This past weekend, I indulged in a fun activity where I went shrimping aboard Lady Jane, a United States Coast Guard certified vessel in Brunswick, Georgia. The 49 passenger boat took me for a two-hour cruise through the marshes of Saint Simons Islands, for an unforgettable fishing experience! The experienced team was led by Captain Larry Credle. I looked forward to an an experience where I could enjoy the calm water, learn about the marine life, and eat some delicious shrimp. Continue reading “Catching a shark in Georgia”
This past weekend I taught a cooking class on how to make hearty soups and salads that can be eaten as full meals. They are nutritious, filling and make wholesome entrees. Out of all the dishes we prepared, the class unanimously voted for the Brazilian shrimp soup as the most delicious and their favorite. I have not been to Brazil yet, but have been making this recipe for over 10 years. It’s something I found (don’t even remember where) or I could give credit to it’s original creator.
If you want to make it healthier, use brown rice instead of white and lite coconut milk instead of regular. I don’t recommend substituting the coconut milk as it imparts a nice sweet flavor to the soup. To further enhance the flavor, use shrimp stock instead of water. Boil raw shrimp with shells in water for 10 minutes or until cooked. Remove shrimp, peel and keep aside. Strain and reserve stock to use in recipe.
- 2 tablespoon Olive oil
- 8 oz. large cooked shrimp
- 1 green bell pepper, diced
- 1 small onion, chopped
- 1 6oz. can tomato puree
- 1 teaspoon paprika
- 2 teaspoon minced garlic
- 1 cup uncooked rice
- 5 cups water
- 1 14 oz can coconut milk
- salt & pepper to taste
- 2 tablespoon chopped fresh cilantro
Heat oil in a large shallow pot. Add bell pepper & onion to the pot & cook till tender (about 10 minutes) over medium heat. Add the tomato puree & cook for 2 more minutes. Then, add the next 3 ingredients & mix well. Add water & bring to a boil. Cover & simmer for about 30 minutes. Stir in the coconut milk, mix well to make sauce even in color. Add salt & pepper according to taste. Let the sauce heat thoroughly. Slice each shrimp into half, lengthwise, and drop in the sauce. Garnish with chopped fresh cilantro.
I love themed parties! In fact, I always try to create a theme around any dinner party I host. It helps me keep the menu together, try new recipes and make things interesting for my attendees. In the past, I have organized a game night, pool party, grill day, just tapas, wine and cheese, TV show finales, Moroccan, Mexican, Indian, Italian and much more. But this was my first time hosting a Hawaiian dinner party.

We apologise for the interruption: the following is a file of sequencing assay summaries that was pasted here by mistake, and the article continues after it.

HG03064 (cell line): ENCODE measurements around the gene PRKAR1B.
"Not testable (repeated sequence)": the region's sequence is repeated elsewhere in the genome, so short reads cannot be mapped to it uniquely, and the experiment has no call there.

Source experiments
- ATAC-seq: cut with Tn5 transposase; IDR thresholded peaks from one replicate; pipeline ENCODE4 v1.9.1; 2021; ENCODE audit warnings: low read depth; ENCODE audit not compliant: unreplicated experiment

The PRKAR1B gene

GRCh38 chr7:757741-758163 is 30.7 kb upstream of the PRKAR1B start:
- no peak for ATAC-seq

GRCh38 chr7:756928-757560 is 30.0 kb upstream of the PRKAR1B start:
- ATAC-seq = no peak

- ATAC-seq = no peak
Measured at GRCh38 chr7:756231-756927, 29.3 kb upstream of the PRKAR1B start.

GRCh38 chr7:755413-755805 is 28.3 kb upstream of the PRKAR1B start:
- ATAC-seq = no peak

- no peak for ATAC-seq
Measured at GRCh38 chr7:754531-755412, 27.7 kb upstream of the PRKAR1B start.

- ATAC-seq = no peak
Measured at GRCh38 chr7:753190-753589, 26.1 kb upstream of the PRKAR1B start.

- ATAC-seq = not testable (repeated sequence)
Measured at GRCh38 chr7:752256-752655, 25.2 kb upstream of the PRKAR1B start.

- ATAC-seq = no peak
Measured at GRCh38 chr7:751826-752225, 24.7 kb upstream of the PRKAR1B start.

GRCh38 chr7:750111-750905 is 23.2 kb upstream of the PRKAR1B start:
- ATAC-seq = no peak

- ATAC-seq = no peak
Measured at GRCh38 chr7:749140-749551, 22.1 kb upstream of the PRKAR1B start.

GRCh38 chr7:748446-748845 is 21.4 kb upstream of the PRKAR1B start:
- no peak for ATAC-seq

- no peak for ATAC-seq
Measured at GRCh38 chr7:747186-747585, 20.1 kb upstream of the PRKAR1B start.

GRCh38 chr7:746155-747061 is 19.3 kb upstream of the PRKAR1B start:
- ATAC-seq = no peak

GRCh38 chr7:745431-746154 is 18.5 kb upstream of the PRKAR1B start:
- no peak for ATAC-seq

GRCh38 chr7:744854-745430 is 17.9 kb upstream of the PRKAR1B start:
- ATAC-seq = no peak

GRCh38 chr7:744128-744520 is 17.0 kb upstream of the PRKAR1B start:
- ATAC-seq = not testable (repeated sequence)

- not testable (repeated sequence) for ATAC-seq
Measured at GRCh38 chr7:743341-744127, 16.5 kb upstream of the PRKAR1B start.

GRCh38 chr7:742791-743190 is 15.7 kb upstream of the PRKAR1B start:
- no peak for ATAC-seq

With the help of my friend Sonia Viteri, and the assistance of the cooktop replacement service that I got through a company like First American Home Warranty that dealt with my cooker malfunction, we decided on a menu for 15 people who were part of the group, Dinner with a Passport, a once a month dinner adventure meet up founded in Atlanta. We had less than 24 hours to plan, shop, prepare and host! With a few emails, phone calls, and shopping trips, we settled on a easy and light menu that would beat the heat of the summer (in Hotlanta) while representing the fresh ingredients used in Hawaiian cuisine. We found most of the recipes on the internet and adopted some of them as we went along.
The best thing about this menu is not much prep work is required. Only a couple of hours of marinating and chopping is sufficient. Everything is cooked and assembled just before serving. Good option for a last minute party thrower!
We greeted our guests with lei’s and offered Mai Tai’s and wine for drinks. The first course was a coconut fried shrimp. We used beer batter and unsweetened dry coconut (toasted in the oven) and deep fried the shrimp as guests started to arrive. Sonia whipped up a sauce with mashed pineapples, chillies and mustard to serve with the shrimp.